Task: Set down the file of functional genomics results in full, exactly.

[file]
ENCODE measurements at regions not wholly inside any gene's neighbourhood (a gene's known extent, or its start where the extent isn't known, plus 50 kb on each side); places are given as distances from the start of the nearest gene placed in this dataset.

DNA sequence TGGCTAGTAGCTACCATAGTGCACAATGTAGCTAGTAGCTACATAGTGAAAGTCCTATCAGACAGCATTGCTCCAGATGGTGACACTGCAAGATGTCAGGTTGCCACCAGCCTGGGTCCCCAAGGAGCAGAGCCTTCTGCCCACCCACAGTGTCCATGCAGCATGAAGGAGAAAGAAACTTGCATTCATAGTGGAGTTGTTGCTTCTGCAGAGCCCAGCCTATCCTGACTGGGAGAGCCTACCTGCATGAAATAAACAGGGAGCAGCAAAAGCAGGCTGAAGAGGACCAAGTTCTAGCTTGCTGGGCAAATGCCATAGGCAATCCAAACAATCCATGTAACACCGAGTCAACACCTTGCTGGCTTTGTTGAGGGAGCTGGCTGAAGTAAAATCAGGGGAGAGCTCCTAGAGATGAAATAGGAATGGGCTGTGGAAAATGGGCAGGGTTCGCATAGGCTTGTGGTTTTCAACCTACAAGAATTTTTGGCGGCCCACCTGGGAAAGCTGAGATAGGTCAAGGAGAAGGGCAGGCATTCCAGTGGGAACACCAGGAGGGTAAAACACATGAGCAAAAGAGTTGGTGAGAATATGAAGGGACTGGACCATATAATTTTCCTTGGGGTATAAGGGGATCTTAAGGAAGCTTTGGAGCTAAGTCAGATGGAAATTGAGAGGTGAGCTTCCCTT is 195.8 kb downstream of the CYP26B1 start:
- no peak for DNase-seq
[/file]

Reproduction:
ENCODE measurements at regions not wholly inside any gene's neighbourhood (a gene's known extent, or its start where the extent isn't known, plus 50 kb on each side); places are given as distances from the start of the nearest gene placed in this dataset.

DNA sequence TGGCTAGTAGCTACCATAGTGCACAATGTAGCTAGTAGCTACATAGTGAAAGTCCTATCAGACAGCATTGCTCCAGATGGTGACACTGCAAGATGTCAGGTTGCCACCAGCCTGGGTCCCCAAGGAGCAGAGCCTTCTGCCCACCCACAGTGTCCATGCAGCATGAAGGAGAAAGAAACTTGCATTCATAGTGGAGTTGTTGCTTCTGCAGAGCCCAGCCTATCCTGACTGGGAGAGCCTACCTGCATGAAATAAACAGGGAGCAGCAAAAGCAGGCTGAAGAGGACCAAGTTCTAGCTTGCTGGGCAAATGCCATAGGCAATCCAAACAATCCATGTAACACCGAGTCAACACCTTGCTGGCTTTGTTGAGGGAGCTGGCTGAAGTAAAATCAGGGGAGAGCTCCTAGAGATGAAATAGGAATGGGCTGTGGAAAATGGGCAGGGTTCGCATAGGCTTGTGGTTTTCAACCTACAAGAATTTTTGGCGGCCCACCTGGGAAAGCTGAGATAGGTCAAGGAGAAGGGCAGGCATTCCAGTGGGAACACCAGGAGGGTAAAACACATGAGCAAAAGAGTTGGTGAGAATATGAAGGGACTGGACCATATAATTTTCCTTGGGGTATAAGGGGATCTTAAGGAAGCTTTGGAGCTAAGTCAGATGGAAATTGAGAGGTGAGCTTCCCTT is 195.8 kb downstream of the CYP26B1 start:
- no peak for DNase-seq